Ponderings XII [17–18]

instituted and planned structure of the “lived experience” and “enjoyment” of the masses. Such wildness leads at the same time to a hardening whose hardness is not “strength” (as a consequence of sovereignty) but is instead | the blunting of all drives. This brutalization (understood not in the sense of the book of etiquette or some theory of morals—but metaphysically) which arises from power in its overpowering and is instituted in the human masses leads to a point whereby it becomes the condition of the possibility of Godlessness. Godlessness does not here refer to the renunciation and suppression of God—instead, it means something more essential: the metaphysical incapacity for a leap into a decisional domain in which the divinity of God can first of all appropriate a lighted space-time. The characterization of the age also includes this: one now encounters more frequently a human type which drudges about entirely in the day before yesterday (human being as “I” and “we,” as “consciousness” and “body”; nihilism and loss of belief in God), tracks down all indications of a convulsing but finds quick countermeasures, keeps for itself too little, and “analyzes” everything—without regions of meditation and sufficient power for historical experience.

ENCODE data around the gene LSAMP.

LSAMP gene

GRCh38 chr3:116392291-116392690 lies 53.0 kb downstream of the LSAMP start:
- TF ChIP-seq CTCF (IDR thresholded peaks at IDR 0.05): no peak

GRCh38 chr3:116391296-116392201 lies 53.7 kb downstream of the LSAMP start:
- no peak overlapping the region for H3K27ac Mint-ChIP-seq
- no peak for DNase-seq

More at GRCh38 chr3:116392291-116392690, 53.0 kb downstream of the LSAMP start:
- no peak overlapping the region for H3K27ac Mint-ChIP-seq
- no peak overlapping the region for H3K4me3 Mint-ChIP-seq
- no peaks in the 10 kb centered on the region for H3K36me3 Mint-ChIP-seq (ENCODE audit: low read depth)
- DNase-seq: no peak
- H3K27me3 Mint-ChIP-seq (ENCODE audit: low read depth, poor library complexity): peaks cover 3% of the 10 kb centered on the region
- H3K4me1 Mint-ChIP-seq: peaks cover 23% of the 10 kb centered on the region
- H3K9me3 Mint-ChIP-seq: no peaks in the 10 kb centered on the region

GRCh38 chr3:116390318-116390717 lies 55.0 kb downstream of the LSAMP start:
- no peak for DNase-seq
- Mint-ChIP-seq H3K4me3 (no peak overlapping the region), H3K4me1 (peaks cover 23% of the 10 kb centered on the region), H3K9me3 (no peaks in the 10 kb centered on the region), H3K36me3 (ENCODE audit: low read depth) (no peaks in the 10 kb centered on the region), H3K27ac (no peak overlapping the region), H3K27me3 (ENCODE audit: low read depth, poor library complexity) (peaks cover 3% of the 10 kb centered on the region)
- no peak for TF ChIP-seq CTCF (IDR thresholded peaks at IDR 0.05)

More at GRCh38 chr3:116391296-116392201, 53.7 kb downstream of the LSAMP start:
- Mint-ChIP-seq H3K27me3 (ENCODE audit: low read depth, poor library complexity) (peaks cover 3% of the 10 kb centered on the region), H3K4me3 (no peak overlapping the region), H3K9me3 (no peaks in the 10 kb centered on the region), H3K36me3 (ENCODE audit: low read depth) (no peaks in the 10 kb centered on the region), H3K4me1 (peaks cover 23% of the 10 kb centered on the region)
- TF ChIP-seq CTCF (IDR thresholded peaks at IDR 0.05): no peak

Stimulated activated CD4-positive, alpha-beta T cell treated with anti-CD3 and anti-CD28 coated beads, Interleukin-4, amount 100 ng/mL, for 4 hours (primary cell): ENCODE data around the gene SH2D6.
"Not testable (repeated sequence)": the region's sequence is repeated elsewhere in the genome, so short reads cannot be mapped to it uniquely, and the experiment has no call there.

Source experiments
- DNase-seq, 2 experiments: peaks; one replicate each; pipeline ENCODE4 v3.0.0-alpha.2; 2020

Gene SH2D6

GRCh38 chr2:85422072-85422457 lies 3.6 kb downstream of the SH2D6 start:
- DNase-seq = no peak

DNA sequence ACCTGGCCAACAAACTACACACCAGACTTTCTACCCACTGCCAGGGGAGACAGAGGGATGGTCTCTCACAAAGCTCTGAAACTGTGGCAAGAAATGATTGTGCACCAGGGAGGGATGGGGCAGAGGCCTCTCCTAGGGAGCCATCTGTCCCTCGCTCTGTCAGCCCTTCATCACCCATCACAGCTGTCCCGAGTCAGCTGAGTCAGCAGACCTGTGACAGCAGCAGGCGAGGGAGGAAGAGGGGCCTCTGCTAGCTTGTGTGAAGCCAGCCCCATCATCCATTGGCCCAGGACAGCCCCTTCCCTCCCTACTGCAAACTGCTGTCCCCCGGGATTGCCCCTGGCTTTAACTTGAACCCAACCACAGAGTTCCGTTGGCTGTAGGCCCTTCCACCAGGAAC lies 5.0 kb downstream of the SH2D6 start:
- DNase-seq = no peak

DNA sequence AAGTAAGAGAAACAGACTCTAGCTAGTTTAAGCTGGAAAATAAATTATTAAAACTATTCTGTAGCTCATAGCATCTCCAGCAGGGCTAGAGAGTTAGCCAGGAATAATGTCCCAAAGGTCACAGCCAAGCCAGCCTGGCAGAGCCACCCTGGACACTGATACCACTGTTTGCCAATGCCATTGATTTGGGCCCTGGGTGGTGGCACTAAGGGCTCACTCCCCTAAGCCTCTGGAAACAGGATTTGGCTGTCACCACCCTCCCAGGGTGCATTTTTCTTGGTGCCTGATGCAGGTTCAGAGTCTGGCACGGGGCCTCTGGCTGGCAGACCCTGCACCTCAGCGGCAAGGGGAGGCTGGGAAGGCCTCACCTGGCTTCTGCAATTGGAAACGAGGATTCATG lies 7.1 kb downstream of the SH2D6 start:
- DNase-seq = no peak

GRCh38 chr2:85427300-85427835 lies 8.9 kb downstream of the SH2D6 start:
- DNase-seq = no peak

People of this sort, who naturally read “Hölderlin” and “Nietzsche,” take note of Spengler and Jünger, are acquainted with Rilke, feel romantic leanings | toward the Catholic Church, make Pascal timely, and do not forget what is populist [volkhaft], could be called existentiell literati. Often precocious people endowed with an astounding aptitude for language, but without growth and short-winded, people who are untimely in a timely way and lack all originary necessity. Following behind them and their productions are all the peevish individuals and those Christians who could never let themselves also be given out as “modern.” What comes together in this way seems to be “spiritual” and fully responsible for the “highest values”; in truth, only a disfigurement of the spirit of the age proceeds from here, and this disfigurement tones down the “brutalitas” of the age and thereby impedes the great decisions—but also prematurely brings every path of meditation back to a standpoint which is supposed to offer a foothold and a solution to all questions.


To reflect—and to be a thinker [Nachdenken—und Denker-sein] are always distinct. Indeed the distinction is concealed precisely to reflection, which is acquainted with thinkers only as ones who engage in thinking, who carry out thinking. Thinking has long been